The Western Sambo Ecological Reserve contains the greatest habitat diversity in the Lower Keys.
Significant coral features include spur-and-groove formations, bank reefs, and nearshore patch reefs. A rectangular nine-square nautical mile area, Western Sambo Ecological Reserve begins at the water’s edge off the sandy beaches and salt ponds of Boca Chica Naval Air Station. It continues through nearshore hardbottom and inshore patch reefs, out across midchannel reefs in Hawk Channel, over offshore patch reefs and the shallow bank reef, and ends at a depth of 60 feet.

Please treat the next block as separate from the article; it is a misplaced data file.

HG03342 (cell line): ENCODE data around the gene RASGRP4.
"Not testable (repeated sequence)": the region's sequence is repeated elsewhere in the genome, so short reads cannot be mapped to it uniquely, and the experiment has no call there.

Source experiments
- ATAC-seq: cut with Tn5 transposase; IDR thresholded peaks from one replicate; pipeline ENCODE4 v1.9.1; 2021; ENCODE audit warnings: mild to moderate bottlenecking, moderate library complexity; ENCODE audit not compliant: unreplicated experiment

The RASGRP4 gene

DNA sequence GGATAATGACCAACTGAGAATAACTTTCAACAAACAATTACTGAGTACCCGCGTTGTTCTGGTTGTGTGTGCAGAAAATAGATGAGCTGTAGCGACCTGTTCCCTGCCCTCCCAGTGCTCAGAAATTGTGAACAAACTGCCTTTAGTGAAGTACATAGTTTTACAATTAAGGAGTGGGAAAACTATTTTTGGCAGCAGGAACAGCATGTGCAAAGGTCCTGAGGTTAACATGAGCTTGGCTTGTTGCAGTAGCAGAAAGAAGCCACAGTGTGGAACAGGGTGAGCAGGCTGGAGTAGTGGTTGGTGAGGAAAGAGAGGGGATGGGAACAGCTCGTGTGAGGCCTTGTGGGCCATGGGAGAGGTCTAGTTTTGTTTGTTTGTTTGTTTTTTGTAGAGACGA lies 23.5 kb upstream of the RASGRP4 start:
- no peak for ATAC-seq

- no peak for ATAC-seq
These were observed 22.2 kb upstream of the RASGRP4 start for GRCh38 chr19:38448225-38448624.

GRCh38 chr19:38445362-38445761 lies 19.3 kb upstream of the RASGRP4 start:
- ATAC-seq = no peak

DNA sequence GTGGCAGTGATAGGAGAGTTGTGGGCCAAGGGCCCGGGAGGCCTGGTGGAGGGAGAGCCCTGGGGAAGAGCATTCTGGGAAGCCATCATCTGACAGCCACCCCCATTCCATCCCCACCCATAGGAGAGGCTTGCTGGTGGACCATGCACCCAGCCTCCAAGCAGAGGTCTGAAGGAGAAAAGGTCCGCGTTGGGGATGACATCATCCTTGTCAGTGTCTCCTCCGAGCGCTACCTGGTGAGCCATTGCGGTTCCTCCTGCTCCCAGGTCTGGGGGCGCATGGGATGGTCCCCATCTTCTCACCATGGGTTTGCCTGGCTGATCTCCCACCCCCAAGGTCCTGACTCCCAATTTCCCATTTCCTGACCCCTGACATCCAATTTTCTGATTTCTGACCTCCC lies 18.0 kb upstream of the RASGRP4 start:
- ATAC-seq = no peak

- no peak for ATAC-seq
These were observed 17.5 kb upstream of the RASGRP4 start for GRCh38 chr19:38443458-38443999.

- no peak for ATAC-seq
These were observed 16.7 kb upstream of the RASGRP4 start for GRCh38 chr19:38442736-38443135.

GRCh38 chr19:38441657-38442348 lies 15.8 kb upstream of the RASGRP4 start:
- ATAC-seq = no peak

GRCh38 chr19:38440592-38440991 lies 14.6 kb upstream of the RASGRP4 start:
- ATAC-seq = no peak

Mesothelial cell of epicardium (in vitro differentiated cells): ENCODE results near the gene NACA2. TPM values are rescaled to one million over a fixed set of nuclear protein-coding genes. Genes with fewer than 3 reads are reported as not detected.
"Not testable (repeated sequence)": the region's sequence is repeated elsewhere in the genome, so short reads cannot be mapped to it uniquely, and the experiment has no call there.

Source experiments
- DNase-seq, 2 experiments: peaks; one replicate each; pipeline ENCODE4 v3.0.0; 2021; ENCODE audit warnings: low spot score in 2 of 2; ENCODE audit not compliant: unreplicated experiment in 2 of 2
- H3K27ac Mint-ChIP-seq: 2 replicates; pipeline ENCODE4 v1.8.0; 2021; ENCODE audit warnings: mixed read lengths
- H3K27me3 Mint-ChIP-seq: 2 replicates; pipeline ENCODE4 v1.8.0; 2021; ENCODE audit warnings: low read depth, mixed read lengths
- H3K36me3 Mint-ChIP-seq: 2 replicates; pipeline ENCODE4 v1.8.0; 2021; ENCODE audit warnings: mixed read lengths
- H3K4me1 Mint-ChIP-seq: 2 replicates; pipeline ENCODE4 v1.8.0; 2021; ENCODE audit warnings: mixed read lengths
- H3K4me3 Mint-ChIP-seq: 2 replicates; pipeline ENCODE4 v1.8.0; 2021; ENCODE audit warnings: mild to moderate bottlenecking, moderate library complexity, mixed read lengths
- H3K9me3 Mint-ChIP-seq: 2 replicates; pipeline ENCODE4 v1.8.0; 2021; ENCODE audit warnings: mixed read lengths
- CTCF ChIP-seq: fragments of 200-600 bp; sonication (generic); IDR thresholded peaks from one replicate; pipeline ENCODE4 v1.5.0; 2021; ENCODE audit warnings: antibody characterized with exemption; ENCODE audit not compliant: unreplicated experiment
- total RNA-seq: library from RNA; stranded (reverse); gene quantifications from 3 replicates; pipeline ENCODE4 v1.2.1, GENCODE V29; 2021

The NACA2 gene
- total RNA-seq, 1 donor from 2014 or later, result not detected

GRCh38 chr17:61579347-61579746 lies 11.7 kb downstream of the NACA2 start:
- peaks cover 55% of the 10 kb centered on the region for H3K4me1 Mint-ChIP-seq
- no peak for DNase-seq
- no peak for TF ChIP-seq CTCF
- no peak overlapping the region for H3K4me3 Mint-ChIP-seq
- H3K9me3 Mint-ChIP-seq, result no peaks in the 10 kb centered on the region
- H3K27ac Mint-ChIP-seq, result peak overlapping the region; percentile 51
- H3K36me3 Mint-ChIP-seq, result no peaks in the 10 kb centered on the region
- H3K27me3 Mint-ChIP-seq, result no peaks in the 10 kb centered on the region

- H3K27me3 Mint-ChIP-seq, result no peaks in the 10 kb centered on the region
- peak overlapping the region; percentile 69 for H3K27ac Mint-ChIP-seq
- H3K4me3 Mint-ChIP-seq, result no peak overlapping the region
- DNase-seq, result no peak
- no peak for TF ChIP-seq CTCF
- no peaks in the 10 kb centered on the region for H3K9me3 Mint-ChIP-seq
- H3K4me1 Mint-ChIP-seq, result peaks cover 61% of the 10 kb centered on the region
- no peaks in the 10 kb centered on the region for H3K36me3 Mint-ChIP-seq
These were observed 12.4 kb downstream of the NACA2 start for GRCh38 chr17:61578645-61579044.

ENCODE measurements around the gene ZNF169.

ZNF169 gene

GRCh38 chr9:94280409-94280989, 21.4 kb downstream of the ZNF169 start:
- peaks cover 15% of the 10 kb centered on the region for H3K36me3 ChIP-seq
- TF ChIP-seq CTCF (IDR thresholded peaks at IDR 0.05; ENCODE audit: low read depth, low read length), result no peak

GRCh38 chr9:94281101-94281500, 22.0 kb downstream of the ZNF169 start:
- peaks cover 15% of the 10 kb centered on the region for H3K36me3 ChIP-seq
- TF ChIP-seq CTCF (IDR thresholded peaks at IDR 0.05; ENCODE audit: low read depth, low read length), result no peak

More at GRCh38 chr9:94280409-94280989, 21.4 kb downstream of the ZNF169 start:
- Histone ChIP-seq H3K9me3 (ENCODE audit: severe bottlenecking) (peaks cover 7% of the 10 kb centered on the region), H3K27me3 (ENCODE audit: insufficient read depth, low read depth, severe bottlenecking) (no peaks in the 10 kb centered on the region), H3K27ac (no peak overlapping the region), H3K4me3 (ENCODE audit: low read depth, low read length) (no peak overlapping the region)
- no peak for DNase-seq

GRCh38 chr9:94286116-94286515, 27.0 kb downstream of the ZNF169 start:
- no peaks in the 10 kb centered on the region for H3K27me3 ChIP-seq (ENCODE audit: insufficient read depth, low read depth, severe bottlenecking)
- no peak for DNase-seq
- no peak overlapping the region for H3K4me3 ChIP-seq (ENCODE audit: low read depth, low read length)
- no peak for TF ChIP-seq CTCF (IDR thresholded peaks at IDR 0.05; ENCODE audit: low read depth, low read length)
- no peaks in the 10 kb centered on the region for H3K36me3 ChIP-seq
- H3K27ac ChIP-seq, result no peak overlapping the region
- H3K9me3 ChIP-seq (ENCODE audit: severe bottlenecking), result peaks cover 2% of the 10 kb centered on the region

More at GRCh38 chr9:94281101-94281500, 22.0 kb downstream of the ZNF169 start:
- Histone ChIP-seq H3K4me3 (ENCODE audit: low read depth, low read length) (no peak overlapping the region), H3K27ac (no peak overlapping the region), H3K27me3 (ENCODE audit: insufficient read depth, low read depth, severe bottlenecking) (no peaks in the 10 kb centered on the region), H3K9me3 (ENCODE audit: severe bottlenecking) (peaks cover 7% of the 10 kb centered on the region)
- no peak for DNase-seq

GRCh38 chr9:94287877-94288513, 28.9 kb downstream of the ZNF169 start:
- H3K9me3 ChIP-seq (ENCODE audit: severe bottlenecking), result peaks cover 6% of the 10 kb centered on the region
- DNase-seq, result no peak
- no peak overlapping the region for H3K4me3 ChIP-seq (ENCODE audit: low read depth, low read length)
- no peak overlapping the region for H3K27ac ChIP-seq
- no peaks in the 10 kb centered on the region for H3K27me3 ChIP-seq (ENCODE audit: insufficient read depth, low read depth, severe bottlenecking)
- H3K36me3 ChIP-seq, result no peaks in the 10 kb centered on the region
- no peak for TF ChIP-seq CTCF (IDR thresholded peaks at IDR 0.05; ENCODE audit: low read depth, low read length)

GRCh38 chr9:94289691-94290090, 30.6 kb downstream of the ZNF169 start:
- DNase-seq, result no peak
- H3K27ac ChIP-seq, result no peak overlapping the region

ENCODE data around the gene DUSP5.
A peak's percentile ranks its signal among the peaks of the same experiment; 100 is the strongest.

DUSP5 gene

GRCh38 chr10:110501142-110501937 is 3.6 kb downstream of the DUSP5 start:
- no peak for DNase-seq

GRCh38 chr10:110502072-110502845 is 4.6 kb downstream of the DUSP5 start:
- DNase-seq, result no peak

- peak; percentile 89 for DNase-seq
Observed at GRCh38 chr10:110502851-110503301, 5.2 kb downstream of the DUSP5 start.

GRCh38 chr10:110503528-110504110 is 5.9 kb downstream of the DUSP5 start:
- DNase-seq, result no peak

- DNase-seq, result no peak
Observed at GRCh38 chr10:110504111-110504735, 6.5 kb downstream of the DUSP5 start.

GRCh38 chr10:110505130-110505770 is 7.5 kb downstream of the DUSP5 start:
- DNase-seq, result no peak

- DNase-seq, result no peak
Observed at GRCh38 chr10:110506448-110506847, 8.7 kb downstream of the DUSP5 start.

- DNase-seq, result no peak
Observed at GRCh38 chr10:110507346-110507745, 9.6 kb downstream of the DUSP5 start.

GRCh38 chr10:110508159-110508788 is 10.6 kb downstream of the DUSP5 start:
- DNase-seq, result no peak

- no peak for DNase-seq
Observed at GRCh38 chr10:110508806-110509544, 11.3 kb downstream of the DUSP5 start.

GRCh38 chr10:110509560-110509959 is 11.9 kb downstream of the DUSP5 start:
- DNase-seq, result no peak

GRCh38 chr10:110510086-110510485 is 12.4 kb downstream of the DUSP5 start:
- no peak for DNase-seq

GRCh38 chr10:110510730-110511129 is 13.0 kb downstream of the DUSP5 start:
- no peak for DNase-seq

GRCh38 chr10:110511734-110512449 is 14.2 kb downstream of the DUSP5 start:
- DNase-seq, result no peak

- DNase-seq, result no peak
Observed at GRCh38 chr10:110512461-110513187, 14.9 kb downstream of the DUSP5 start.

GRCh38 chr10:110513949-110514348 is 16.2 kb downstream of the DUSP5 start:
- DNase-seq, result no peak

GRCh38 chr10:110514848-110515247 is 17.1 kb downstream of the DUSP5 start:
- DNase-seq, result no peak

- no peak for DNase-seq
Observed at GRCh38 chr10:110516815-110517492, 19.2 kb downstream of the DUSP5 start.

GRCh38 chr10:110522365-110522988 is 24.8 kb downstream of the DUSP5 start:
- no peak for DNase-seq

Western Sambo has one of the last remaining stands of living elkhorn coral in the Lower Keys, a species once abundant throughout the Keys. Anemones, crabs, starfish, sea cucumbers, sand dollars, and sea urchins are found nearshore. Surgeonfish, bar jacks, foureye butterflyfish, rosy blennies, neon gobies, grunts, wrasses, angelfish, damselfish, striped parrotfish, butter hamlets, sharpnosed puffers, and schoolmasters are residents at the reef. Huge gray angelfish and hogfish meander the shallow areas of Western Sambo.